IT WAS only when the last race ended and the snaking columns of car lights began to illuminate the roads out of Prestbury Park and up towards Cleeve Hill that realisation dawned that we get to do it all again today.
And tomorrow. And the day after.
The Cheltenham Festival really is the gift that keeps on giving, and it was Willie Mullins and Ruby Walsh vying for the lead role of Santa Claus on a day when the weather was more December than March.
A wind chill of -12C on Monday night had kept everyone on tenterhooks about the very viability of the event, but the covers protecting the course from Jack Frost were pulled and the games began — and only 35 minutes late.
Nobody really seemed to mind. Cheltenham is about nothing if not anticipation, and it was well worth waiting (that bit) longer for, not least for the thousands of Irish punters who swelled the attendance figures.
By the time we put Friday to bed, punters will have downed 220,000 pints of Guinness alone, eaten enough burgers, hot dogs, and sandwiches that would stretch for almost 5km and, they will lay approximately £600m (€686m) on the nags.
There was the usual smattering of celebrities braving the chill even if Zara Phillips, the Queen’s eldest grandchild, had to protest her bona fides to an unconvinced security guard before gaining access to the parade ring.
The Olympian eventually saw the funny side of that and, though the ‘incident’ made predictable headlines in the UK, the news that mattered most was made by visitors who hailed from across the Irish Sea.
Mullins and Walsh, a dream pairing of trainer and jockey long before yesterday’s bounty, claimed a hat-trick of races, with Champagne Fever, Hurricane Fly, and Quevega, an achievement that would only be lessened by a list of superlatives.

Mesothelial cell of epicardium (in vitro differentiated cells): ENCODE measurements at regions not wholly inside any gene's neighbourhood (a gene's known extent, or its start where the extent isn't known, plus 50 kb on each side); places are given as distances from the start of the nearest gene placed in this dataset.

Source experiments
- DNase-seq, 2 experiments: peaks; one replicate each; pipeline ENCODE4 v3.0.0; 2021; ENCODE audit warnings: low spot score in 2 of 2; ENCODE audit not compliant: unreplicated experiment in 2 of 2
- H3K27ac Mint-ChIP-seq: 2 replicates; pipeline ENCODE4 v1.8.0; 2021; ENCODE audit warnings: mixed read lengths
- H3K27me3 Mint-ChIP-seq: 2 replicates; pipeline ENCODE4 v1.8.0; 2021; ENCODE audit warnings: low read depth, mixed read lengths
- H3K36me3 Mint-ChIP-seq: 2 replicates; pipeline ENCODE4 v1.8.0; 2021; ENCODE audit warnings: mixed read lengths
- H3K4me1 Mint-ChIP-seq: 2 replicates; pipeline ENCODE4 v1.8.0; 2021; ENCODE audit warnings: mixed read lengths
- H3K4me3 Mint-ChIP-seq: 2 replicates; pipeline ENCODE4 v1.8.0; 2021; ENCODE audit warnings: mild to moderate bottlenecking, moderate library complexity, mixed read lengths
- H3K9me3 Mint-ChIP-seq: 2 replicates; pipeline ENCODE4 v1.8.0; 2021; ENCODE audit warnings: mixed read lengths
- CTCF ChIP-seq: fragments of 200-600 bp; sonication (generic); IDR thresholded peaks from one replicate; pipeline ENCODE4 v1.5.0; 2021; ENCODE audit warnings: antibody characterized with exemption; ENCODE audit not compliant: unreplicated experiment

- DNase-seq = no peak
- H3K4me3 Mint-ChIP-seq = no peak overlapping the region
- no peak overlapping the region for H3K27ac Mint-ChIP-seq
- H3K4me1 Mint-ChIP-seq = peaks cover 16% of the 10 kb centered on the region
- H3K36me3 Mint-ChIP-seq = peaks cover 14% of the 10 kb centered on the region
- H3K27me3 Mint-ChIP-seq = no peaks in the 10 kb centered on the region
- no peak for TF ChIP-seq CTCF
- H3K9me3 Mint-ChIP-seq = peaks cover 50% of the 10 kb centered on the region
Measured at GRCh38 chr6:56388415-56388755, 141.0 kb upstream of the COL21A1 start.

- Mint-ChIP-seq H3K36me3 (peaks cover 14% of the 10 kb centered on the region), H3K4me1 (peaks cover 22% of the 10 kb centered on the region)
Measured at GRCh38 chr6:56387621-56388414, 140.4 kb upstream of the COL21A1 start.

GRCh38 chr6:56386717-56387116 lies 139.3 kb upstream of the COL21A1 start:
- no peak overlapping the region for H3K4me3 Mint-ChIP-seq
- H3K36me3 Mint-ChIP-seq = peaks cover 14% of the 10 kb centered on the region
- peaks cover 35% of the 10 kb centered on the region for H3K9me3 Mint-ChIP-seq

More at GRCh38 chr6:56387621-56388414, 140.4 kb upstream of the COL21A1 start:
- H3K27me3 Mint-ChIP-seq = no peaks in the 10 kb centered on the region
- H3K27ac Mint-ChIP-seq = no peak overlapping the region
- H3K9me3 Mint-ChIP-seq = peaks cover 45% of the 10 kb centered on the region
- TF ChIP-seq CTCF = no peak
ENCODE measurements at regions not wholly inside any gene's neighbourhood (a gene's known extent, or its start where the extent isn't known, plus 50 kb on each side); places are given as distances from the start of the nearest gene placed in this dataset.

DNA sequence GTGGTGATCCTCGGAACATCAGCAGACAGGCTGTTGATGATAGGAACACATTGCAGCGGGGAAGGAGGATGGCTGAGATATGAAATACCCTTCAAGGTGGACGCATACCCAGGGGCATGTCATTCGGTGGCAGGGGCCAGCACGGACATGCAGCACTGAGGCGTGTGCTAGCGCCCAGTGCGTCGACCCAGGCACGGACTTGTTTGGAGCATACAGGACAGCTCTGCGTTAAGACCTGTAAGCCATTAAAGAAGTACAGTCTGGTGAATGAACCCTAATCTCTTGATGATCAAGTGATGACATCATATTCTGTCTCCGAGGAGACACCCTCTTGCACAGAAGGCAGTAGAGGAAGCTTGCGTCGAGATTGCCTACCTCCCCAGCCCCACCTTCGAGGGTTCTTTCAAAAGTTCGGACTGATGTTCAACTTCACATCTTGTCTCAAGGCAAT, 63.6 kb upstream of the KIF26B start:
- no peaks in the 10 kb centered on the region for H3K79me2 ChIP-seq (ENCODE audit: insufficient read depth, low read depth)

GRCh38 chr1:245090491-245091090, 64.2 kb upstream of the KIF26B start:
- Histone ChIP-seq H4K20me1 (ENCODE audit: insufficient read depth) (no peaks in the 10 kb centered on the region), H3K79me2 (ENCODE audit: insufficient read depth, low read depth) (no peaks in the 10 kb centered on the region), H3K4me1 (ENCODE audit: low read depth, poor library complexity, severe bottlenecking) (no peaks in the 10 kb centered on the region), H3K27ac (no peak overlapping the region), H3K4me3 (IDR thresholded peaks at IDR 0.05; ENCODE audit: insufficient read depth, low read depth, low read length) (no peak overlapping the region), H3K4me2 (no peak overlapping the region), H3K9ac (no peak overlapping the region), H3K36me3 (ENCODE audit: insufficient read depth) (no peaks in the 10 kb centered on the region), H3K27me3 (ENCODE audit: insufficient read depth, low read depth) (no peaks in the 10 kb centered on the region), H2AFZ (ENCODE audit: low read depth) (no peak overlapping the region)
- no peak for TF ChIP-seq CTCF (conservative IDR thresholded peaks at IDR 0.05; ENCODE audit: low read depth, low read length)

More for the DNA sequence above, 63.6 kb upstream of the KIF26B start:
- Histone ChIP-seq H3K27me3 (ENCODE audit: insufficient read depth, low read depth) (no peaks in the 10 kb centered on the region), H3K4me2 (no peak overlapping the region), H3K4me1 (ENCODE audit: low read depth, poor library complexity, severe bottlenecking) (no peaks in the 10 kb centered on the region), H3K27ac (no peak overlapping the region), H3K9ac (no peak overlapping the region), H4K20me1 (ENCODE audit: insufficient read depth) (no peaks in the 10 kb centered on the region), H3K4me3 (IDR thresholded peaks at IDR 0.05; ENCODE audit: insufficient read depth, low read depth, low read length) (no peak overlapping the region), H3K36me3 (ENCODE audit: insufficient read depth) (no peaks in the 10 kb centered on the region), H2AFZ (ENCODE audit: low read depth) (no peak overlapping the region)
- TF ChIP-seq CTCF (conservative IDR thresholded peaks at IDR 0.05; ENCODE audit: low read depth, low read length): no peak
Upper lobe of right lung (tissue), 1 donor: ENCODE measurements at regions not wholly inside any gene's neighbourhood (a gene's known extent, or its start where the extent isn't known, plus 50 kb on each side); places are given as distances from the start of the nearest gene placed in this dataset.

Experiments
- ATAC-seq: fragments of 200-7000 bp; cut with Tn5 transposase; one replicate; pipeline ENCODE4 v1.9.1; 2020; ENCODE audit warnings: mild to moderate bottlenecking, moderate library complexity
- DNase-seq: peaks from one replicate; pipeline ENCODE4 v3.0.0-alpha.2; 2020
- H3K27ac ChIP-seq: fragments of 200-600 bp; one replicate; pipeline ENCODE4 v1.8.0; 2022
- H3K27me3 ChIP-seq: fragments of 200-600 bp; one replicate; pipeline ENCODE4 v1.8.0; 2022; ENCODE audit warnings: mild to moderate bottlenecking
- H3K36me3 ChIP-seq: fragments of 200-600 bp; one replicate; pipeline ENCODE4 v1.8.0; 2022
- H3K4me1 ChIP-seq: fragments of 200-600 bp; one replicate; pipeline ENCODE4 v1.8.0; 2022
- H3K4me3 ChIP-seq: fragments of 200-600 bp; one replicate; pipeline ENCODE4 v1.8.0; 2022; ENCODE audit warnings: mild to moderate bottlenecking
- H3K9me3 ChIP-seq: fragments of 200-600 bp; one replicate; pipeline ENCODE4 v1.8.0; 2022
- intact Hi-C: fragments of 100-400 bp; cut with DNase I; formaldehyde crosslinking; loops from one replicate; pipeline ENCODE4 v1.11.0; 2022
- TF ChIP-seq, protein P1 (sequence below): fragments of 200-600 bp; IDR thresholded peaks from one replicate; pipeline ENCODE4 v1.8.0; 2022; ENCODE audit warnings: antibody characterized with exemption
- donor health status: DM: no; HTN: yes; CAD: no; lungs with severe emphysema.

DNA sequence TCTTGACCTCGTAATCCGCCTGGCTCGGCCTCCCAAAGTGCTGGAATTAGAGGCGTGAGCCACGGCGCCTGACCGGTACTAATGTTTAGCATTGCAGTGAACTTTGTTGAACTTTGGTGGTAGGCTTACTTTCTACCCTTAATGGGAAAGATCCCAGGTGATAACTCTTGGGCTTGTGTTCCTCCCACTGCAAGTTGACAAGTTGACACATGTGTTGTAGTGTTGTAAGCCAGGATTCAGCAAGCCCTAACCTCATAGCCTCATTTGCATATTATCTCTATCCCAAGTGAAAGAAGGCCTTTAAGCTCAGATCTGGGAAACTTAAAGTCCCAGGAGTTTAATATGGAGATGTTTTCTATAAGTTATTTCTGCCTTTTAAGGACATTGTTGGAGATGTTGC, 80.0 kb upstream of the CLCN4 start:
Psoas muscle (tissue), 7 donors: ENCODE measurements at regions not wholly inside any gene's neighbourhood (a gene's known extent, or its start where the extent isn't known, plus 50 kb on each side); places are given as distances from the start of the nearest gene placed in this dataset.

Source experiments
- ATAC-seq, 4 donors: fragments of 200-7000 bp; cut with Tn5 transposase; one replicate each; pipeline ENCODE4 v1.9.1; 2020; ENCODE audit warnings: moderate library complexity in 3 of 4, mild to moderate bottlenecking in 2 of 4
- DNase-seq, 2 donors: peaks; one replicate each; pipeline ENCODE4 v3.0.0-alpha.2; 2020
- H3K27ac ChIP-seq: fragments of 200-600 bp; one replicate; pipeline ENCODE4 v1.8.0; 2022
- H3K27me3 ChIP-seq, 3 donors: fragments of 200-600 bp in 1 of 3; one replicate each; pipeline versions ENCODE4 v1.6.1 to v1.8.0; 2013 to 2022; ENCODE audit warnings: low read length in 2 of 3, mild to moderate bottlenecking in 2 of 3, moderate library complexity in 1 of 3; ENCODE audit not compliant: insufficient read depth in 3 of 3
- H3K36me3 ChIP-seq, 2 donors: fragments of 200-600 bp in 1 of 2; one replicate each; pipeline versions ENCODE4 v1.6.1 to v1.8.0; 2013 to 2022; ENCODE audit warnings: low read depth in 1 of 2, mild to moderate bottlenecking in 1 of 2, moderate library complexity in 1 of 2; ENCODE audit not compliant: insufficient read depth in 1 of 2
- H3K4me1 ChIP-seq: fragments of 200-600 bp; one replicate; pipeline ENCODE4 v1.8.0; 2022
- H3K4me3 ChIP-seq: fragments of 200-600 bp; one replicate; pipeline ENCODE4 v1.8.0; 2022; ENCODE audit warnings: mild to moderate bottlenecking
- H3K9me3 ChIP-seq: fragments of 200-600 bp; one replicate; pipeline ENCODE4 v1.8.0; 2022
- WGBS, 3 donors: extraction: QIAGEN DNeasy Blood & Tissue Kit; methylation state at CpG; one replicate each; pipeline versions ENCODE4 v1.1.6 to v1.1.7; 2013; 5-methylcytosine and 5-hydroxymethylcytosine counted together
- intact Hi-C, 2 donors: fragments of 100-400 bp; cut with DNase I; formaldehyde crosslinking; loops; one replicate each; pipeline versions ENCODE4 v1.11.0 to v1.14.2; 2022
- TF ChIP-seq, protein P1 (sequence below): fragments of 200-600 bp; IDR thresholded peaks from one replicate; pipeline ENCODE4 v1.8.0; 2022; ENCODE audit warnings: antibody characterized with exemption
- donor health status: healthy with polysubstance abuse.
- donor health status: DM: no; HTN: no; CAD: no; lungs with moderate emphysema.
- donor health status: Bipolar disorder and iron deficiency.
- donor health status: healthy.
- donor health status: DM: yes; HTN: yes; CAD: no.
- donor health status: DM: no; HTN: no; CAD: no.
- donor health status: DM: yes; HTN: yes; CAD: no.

The bookies, God bless ’em, took a pounding, and Walsh was the man who landed the blows, even if he was quick to point out the transitory nature of sporting success when told he had changed the lives of countless backers with his heroics.
“I changed them today, they will be cussing me tomorrow,” Walsh proclaimed.
If all the horsey parlance is hard to comprehend this week then be assured that what we are talking about here is sporting history being written and Walsh, a man whose words can be as delicious as his deeds, summed it up after the last of his wins.
“She has done something Kilkenny and Kerry couldn’t do,” he said, alluding to the failure of those counties’ famous five-in-a-row-chasing hurlers and footballers who fell at the last hurdle in their historic quests.
Mullins was chasing his own landmark this week, not that he would admit or try to make anything of it, but Quevega’s win allowed him surpass the legendary Tom Dreaper as the most successful Irish trainer ever at the festival.
“Delighted,” he said. “Just delighted.”
Roll on day two.
Can Pat Keane surpass yesterday’s four-timer in today’s action?
*1.30: Back In Focus (n.b)
*2.05: Pont Alexandre (nap)
*3.20: Sprinter Sacre
*4.00: Abbey Lane
*5.15: Sizing Tennessee
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